Enter COLIN, L. Col. Hang up yourselves, for there's no occasion for any ciphers at all ; so you may walk off as soon as you like.

Vil. Why, what's the matter?

Col. The matter is, there'll be no marriage ; sò I shan't be the only person that's been disappointed in wedlock, the more's the pity. Oh, dear!

Vil. marriage ! Col. No; therefore you may just all of you undo what you've been doing as fast as you can-havn't you heard ?

Vil. No, what?

Col. Lord bless me!-But I forgot, you were asleep at the time. What ignorant people you are. However, since you are so very curious, the business is this. Last night-wbat a delicate subject to touch upon-the intended bride, Ernestine-Oh, dear !-was found-it won't bear thinking of—but, to come to the point at once -the seducer (our young lord, I'm sorry to say) escaped just in time to prevent murder. Ernestine was discovered and disgraced-Edmund has gone mad-Madame Gertrude has ordered the pavilion to be pulled down; there's to be no marriage, and you're all had your trouble for nothing.

Vil. What a shocking disappointment!

Col. Ah, it is, indeed; it won't bear thinking of. Dear me! dear me! Oh, lord, what a pretty confusion there will be, when it comes to be generally known: the people that are invited, the turkeys that are on the spit-how they'll all be disappointed. Dear me, here Madame Gertrude comes, I declare! She quite brings my heart in my mouth.

Enter Madame Gertrude, L. Ger. Eh! bless me, neighbours—why, what are you all doing ?

Col. Nothing; we're undoing.
Ger. Undoing! by whose orders ?

Col. Nobody's; we don't want any orders: as there's to be no marriage, of course, there's no occasion for any garlands.

Ger. And how do you know there's to be no marriage ?

Col. What, have Ernestine and Edmund made up matters, then? Well, I'm glad of that, with all my heart and soul. It shows that Edmund has as good a head as he has a heart, and that Ernestine is, what we always took her to be, a good girl.

Ger. You still take her part, then. I've no patience with such a little coquette entrapping the whole vil. lage; there is no such thing as keeping a sweetheart for her, any how. I thought she'd be found out at last; but you are mistaken, Mr. De Trop: it is not Ernestine Edmund is about to marry-though there is to be a wedding, she is not going to be the bride! No, no ; Edmund has chosen another-he is wise. The best way to be revenged on one faithless fair one is always to marry another.

Col. Another faithless fair one! have two! Why, that will be out of the frying-pan into the fire. It won't bear thinking of.

Ger. There's no fear of Edmund's choice proving unfaithful, I can answer for her.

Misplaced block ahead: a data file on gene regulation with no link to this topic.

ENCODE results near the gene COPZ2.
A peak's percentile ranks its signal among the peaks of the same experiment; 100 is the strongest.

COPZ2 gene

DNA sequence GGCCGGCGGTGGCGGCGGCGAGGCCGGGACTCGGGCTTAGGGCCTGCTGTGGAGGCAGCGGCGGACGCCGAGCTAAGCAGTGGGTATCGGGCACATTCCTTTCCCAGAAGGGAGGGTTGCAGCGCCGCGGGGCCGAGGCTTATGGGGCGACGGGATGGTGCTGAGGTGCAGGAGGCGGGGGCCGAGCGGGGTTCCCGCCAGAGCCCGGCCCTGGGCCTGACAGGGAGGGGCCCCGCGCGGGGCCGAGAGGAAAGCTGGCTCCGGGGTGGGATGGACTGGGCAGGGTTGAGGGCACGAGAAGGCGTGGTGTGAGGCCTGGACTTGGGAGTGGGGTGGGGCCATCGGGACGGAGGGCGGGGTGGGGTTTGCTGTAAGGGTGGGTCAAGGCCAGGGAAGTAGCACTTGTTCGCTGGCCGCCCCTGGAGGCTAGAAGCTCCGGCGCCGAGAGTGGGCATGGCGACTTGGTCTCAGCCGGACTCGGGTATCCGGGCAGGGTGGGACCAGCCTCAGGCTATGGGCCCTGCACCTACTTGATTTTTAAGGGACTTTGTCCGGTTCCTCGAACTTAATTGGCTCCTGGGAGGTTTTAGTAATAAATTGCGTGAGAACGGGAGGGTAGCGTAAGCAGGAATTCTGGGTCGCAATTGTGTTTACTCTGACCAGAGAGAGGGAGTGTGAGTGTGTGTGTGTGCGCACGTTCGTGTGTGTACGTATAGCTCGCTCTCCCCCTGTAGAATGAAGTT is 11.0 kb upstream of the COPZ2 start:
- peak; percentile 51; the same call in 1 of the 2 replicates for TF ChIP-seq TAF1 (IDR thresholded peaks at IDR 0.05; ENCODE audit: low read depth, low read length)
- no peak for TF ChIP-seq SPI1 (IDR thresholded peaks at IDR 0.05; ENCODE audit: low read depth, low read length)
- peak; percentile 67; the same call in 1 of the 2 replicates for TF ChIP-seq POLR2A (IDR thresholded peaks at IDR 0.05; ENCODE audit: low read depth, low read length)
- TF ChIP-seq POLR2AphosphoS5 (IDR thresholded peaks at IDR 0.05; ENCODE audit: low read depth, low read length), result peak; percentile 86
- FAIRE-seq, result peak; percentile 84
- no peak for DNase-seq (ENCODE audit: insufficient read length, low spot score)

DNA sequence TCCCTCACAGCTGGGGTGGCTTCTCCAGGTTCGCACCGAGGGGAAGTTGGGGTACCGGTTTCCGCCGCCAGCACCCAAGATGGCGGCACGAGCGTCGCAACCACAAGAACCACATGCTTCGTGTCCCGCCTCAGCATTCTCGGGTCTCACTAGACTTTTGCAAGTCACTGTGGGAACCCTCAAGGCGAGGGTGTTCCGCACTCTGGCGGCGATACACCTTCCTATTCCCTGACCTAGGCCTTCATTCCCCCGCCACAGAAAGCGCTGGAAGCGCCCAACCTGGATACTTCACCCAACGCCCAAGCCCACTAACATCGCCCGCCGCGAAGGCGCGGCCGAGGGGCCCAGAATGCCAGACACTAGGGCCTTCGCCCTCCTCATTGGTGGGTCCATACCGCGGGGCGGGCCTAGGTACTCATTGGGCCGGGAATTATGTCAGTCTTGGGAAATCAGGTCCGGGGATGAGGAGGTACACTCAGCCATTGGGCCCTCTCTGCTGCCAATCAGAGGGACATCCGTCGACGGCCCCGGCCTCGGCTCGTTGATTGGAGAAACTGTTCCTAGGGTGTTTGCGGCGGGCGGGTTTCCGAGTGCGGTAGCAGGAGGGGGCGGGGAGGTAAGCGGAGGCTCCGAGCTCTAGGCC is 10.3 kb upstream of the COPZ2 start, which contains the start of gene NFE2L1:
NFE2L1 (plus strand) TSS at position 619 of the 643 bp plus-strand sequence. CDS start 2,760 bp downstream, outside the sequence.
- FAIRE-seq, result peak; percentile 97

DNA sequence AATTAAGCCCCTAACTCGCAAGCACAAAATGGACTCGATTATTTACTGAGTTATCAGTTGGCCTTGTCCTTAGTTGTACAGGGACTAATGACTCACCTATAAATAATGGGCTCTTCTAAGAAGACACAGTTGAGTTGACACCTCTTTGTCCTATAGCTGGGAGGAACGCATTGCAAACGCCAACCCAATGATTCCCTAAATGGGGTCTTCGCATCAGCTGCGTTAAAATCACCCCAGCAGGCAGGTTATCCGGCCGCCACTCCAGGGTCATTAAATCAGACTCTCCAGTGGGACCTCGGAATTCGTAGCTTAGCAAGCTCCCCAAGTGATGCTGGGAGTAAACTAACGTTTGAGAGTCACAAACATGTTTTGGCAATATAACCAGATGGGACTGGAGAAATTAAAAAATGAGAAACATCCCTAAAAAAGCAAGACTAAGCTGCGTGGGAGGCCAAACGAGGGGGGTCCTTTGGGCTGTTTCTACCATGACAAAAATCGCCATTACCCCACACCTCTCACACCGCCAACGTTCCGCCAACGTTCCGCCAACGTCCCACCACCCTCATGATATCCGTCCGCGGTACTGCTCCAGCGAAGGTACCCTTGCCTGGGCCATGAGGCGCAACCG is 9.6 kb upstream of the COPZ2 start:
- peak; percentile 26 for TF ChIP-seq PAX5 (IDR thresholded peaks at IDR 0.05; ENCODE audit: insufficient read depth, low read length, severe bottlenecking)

Col. You know her, then ?

Ger. I do; but I am bound to keep her secret,-I shall not deprive you of the pleasure the surprise will occasion you. But, this change occurring so suddenly, the new bride is not exactly provided with every thing necessary for the nuptials. She wants a few purchases made, and has commissioned me to procure her a messenger to Tarascón; she wishes for the articles specified in this paper, [Gives a paper to Colin.) the bridal garter, the bouquet, the veil, and gloves. Now, knowing your predilection, Mr. Dé Trop, for every thing connected with wedlock, if you would but

Col. Lord bless me! I buy a bride's garter! Oh, it won't bear thinking of. Give me the paper, I'll go directly-what a way it does put me in. I can't help being sorry, though, for this poor Ernestine, poor young creature,-every thing so near being settled, and then to be disappointed,- it's very tantalizing.

Ger. What have we to do with it? You go and execute your commission.

Col. I'll go directly-only one word more: I beg pardon, Madame Gertrude, but-but

Ger. Execute your commission faithfully, and I promise you, on your return, that you shall be put out of your misery.

Col. She never said so much to me before. I'm wanted, too ; I'm not in the way now, and that's another comfort; the wedding can't take place without me—there's a thing to think of what a way it does put me in. I'll go directly.

Ger. Ay, ay; let us all be off, for I see Ernestine coming.

Col. [Blubbering.) Poor young thing, I declare it quite makes me weep to think of it. In fact, it won't bear thinking of. I'm going—poor young thing. Oh, oh, oh, what a way it has put me in!

[Exit, R. Ger. Poor dolt! he little thinks—now comes my hour of triumph. Let me away. Come, friends.

[Exeunt Gertrude and Villagers, l. Enter Dame MICHAUD and Ernestine from the Mill.

ERNESTiNE seems plunged in the deepest anguish-her hair dishevelled, and her whole appearance disordered. Dame M. (R.) Nay, nay, take not on thus, child! Bear